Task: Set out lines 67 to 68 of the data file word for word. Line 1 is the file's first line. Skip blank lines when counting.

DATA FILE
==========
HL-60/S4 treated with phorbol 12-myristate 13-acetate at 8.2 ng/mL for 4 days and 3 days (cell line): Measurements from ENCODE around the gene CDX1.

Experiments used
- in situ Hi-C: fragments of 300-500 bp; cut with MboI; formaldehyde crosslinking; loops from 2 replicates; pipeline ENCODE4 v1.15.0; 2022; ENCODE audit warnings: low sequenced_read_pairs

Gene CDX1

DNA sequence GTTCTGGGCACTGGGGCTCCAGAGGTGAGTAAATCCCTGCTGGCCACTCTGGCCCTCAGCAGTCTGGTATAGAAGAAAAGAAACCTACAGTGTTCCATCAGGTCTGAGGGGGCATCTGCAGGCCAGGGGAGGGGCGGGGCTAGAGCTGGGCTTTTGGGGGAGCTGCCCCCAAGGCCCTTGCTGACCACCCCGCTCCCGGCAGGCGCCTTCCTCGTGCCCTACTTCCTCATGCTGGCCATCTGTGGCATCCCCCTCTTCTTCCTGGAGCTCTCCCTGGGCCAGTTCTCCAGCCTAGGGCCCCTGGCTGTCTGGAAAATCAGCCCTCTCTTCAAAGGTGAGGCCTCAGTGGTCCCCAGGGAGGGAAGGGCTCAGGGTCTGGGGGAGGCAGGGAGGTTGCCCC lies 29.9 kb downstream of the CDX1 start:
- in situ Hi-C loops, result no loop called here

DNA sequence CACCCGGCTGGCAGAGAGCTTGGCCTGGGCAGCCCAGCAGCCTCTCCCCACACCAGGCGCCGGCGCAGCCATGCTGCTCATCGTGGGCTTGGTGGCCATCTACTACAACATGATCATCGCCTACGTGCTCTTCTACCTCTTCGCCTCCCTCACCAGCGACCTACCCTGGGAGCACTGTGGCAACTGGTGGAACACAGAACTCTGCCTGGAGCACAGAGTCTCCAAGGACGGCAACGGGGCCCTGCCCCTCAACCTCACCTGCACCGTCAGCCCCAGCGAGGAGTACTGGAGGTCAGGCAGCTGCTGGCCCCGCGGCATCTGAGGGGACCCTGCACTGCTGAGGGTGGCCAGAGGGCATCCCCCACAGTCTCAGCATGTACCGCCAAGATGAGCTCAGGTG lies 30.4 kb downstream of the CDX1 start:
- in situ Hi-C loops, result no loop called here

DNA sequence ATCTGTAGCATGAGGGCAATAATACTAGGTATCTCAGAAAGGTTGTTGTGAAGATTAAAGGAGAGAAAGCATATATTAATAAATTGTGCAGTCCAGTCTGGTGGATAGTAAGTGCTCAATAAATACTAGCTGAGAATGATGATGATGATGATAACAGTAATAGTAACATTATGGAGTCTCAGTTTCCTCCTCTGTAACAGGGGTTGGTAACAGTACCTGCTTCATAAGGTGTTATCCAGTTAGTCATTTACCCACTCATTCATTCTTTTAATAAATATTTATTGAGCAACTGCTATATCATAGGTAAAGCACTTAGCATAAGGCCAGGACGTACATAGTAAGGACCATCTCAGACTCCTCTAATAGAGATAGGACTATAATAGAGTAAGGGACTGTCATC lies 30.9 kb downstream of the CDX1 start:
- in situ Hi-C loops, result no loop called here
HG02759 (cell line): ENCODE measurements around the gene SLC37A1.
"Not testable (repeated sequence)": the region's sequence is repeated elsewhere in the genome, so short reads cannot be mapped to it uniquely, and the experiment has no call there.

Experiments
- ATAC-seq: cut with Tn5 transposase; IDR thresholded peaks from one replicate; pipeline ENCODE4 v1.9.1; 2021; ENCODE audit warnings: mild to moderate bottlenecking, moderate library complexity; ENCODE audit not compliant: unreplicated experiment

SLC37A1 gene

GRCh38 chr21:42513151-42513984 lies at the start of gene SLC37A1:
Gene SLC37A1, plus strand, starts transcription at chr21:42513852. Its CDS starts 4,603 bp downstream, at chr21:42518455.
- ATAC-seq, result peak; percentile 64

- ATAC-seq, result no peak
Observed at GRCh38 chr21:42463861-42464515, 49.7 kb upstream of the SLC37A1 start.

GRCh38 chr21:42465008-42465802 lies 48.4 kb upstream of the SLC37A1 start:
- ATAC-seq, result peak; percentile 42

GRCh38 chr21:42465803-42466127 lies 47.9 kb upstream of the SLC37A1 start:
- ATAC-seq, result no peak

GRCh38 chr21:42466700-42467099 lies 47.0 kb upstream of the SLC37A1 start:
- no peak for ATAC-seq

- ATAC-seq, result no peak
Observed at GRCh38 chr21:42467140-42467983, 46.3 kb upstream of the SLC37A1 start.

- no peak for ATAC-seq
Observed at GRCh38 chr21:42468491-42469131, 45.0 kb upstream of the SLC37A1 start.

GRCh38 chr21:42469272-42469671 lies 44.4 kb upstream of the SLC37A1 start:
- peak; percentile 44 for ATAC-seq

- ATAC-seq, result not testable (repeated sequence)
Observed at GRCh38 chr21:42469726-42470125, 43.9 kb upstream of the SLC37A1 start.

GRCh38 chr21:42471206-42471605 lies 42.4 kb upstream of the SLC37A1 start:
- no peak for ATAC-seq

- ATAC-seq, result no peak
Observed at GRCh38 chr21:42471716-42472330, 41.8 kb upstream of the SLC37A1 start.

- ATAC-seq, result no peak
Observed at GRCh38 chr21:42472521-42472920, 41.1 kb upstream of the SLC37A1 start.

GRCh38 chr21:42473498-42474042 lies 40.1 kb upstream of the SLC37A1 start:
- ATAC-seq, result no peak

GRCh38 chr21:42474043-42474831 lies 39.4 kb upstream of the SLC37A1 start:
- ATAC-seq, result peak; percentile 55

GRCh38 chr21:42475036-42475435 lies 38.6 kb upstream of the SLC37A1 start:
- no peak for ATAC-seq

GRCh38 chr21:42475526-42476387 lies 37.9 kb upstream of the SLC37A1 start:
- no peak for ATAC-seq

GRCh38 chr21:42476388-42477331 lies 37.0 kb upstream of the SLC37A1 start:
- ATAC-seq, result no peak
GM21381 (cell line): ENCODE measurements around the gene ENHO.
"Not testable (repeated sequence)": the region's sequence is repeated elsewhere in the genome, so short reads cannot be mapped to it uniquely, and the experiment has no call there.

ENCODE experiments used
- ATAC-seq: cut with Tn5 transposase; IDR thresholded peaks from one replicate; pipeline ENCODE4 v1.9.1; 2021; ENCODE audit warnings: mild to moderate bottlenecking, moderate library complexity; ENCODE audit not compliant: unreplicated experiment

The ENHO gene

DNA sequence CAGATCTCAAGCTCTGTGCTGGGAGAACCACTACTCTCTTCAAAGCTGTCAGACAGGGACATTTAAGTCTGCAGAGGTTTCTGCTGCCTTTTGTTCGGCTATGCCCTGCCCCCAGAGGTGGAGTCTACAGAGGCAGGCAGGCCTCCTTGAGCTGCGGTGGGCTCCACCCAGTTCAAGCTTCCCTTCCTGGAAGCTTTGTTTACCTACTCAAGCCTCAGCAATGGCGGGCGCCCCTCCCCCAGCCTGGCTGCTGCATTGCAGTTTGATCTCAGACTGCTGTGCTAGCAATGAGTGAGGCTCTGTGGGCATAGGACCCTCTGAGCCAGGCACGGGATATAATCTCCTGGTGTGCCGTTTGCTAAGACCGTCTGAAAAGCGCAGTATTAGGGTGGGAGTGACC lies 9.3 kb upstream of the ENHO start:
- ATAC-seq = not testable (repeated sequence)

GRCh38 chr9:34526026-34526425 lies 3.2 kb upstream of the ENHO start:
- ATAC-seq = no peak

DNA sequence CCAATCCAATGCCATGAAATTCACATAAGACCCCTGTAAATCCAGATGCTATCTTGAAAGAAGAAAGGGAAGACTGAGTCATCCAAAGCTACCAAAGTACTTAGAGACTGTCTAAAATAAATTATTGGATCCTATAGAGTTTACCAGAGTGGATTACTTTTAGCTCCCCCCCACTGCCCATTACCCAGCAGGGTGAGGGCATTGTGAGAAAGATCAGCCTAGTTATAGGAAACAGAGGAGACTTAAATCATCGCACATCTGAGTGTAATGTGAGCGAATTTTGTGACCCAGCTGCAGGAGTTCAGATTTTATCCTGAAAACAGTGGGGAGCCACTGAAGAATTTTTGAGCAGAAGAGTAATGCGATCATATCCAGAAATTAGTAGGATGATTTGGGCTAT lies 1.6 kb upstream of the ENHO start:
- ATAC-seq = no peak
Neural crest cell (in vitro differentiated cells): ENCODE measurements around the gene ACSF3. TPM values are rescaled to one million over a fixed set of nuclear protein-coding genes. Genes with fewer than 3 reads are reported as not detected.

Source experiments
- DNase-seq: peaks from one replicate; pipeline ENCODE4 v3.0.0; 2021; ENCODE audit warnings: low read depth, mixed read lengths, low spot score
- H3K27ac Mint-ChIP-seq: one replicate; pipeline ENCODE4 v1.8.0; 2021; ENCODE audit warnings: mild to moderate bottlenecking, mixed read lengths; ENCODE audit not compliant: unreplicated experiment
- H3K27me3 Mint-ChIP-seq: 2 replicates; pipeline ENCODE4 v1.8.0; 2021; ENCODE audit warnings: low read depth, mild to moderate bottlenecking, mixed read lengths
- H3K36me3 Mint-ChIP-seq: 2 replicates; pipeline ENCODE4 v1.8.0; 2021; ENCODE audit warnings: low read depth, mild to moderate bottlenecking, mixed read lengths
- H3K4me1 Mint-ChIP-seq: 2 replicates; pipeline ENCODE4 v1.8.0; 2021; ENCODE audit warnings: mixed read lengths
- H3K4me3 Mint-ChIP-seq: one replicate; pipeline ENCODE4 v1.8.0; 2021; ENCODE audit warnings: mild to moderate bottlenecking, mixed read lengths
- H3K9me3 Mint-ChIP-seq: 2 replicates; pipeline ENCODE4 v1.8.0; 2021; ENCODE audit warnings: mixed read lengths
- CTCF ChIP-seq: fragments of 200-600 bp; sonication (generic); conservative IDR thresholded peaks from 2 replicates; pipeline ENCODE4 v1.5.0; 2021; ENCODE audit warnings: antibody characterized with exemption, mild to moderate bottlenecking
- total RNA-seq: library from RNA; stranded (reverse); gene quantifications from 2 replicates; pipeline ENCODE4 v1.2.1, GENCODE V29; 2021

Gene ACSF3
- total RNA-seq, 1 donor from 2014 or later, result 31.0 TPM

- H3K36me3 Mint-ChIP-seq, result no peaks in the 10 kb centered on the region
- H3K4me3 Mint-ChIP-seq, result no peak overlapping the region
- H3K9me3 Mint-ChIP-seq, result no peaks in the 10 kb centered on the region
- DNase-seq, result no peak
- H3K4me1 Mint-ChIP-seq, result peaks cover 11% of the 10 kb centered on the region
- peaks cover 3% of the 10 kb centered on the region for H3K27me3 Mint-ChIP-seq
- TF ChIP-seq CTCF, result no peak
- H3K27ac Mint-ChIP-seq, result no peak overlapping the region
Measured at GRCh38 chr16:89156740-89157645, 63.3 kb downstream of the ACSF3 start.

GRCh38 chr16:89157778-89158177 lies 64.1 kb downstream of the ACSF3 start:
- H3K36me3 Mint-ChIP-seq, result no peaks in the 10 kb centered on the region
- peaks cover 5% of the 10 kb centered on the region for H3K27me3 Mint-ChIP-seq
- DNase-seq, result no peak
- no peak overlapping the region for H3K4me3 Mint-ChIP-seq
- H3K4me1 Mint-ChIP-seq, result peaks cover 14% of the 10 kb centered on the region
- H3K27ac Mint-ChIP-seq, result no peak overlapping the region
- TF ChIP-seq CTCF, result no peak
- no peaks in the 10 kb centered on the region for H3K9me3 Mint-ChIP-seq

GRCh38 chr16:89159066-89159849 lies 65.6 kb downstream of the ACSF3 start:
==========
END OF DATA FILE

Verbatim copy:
- H3K36me3 Mint-ChIP-seq: 2 replicates; pipeline ENCODE4 v1.8.0; 2021; ENCODE audit warnings: low read depth, mild to moderate bottlenecking, mixed read lengths
- H3K4me1 Mint-ChIP-seq: 2 replicates; pipeline ENCODE4 v1.8.0; 2021; ENCODE audit warnings: mixed read lengths